In some markets, the renewable attributes, such as Solar Renewable Energy Credits (SRECs), generated by the system can be sold. If your project is in a qualifying area, this provides additional value that can offset system cost and/or your all-inclusive energy price. AEP OnSite Partners will help you determine if your project meets qualifying criteria to receive SRECs. Plotting your Path Towards Solar: Ownership Options
Once you determine solar is physically and financially viable at your site, you need to develop your solar implementation plan. This plan includes how you will procure and finance the system. Generally, there are two ownership structures that dominate the U.S. market for business customers; direct ownership or third-party ownership: Direct Ownership: When you finance the system yourself, you reap benefits such as the energy offset and BTM savings, as well as from federal (and in rare cases, state) tax credits and tax depreciation benefits. These benefits reduce the overall cost of the system, however, they do not relieve the owner of engineering, procurement, construction, production, operations, and maintenance costs and risks. If you do not have enough taxable income to offset these incentives or do not have the risk tolerance on the other aspects, thirdparty ownership is a great option. To see what incentives might apply at your location, the U.S. DOE maintains a great resource for doing so at dsireusa.org. Third-Party Ownership (Power Purchase Agreement – PPA): Third-party ownership through a PPA requires the customer entering into a long-term agreement with a developer to purchase the energy produced by the solar array system. Some developers will also offer a lease option. In most cases, the developer will build, own, operate, and maintain the array for the term, as well as capture all the tax credits and depreciation benefits. A 20-25 year-term is typical for most projects. The customer will retain all the BTM savings, and also benefit from reduced risk through a partner aligned with maximizing system production. It is important to consider the history and qualifications of your PPA partner and to ensure they will be the owner throughout the term. A strong PPA partner will be equipped with a proven safety record and resources to take on risk and operations for the life of the system. The PPA partner should also be a one-stop shop to absorb tax credits and depreciation benefits without a third-party financing the debt or equity. This will ensure direct alignment with your goals and allow that value to be passed directly to you as the end user.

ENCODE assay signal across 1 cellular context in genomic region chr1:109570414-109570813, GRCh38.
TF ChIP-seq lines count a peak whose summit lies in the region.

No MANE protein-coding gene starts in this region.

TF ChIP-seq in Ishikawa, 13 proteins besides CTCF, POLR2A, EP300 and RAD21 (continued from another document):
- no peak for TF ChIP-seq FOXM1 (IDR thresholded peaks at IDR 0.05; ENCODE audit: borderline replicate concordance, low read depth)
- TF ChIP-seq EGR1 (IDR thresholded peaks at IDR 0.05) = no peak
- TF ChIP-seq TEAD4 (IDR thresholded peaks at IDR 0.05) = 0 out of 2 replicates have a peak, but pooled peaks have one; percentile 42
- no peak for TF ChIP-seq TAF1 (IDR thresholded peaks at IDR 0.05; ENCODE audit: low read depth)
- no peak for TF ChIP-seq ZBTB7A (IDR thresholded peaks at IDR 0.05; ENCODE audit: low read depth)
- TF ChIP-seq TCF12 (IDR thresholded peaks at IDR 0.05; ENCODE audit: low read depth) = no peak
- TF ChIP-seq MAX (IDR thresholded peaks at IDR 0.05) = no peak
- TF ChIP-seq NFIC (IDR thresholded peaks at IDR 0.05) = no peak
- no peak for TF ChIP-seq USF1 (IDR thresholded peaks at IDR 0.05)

Solar photovoltaics (PV) has assisted many business customers across the country with their energy positions and created stability for the future of their organizations. AEP OnSite Partners has developed over 50 MWs of on-site solar during 2016 alone through long term PPAs with business customers like you. For more information on how AEP OnSite Partners can help you go solar at your site, please visit AEPenergy.com/commercial/request-a-quote. Select solar as the product and services you have an interest in. About AEP OnSite Partners
AEP OnSite Partners provides behind the meter services and solutions to assist customers to reduce energy costs and risks. This is accomplished through collaboration with your team to understand specific operational needs and develop customized services and solutions to improve your physical and financial energy positions using our market knowledge, technical expertise and investment capital. We have a deep understanding of existing and emerging energy technologies and techniques that we use to develop, design, install, own, and operate customer-centric asset investments that reduce your overall energy spend and risk.
Energy cost is a considerable part of any organization’s operating budget – and an important one to get right. However, some businesses with abundant electric and natural gas accounts across many regions and utilities find that cost management is challenging and best practices are difficult to implement. For some, effective cost management results in administrative …
Our experience through the last three years has taught us – or reminded us perhaps – that we are living in a world where uncertainty is the norm and a consistent, linear progression of events is not to be counted upon. Thus, the best-laid plans of mice and men often go awry. In few areas …